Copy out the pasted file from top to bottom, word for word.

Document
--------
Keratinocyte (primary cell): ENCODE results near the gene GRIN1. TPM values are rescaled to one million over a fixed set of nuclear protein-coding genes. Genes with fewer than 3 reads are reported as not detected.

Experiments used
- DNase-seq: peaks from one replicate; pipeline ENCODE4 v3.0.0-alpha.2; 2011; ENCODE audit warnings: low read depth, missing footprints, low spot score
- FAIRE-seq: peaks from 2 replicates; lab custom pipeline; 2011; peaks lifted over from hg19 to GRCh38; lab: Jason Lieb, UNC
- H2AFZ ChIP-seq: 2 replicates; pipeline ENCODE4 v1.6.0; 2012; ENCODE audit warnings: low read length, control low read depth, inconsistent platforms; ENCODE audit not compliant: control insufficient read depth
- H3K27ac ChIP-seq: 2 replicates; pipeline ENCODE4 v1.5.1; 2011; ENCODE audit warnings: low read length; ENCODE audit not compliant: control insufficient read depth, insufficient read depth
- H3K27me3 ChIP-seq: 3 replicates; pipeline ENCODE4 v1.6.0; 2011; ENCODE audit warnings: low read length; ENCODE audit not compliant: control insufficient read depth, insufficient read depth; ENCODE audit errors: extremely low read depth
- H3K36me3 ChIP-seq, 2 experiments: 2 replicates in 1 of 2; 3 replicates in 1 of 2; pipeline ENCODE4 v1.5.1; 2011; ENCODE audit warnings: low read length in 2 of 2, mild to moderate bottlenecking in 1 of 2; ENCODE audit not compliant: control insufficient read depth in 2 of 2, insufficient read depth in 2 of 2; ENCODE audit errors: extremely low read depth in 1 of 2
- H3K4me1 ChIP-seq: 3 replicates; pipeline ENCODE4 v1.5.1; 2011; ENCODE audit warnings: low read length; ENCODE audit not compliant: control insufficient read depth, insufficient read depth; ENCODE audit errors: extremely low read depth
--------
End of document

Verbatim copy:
Keratinocyte (primary cell): ENCODE results near the gene GRIN1. TPM values are rescaled to one million over a fixed set of nuclear protein-coding genes. Genes with fewer than 3 reads are reported as not detected.

Experiments used
- DNase-seq: peaks from one replicate; pipeline ENCODE4 v3.0.0-alpha.2; 2011; ENCODE audit warnings: low read depth, missing footprints, low spot score
- FAIRE-seq: peaks from 2 replicates; lab custom pipeline; 2011; peaks lifted over from hg19 to GRCh38; lab: Jason Lieb, UNC
- H2AFZ ChIP-seq: 2 replicates; pipeline ENCODE4 v1.6.0; 2012; ENCODE audit warnings: low read length, control low read depth, inconsistent platforms; ENCODE audit not compliant: control insufficient read depth
- H3K27ac ChIP-seq: 2 replicates; pipeline ENCODE4 v1.5.1; 2011; ENCODE audit warnings: low read length; ENCODE audit not compliant: control insufficient read depth, insufficient read depth
- H3K27me3 ChIP-seq: 3 replicates; pipeline ENCODE4 v1.6.0; 2011; ENCODE audit warnings: low read length; ENCODE audit not compliant: control insufficient read depth, insufficient read depth; ENCODE audit errors: extremely low read depth
- H3K36me3 ChIP-seq, 2 experiments: 2 replicates in 1 of 2; 3 replicates in 1 of 2; pipeline ENCODE4 v1.5.1; 2011; ENCODE audit warnings: low read length in 2 of 2, mild to moderate bottlenecking in 1 of 2; ENCODE audit not compliant: control insufficient read depth in 2 of 2, insufficient read depth in 2 of 2; ENCODE audit errors: extremely low read depth in 1 of 2
- H3K4me1 ChIP-seq: 3 replicates; pipeline ENCODE4 v1.5.1; 2011; ENCODE audit warnings: low read length; ENCODE audit not compliant: control insufficient read depth, insufficient read depth; ENCODE audit errors: extremely low read depth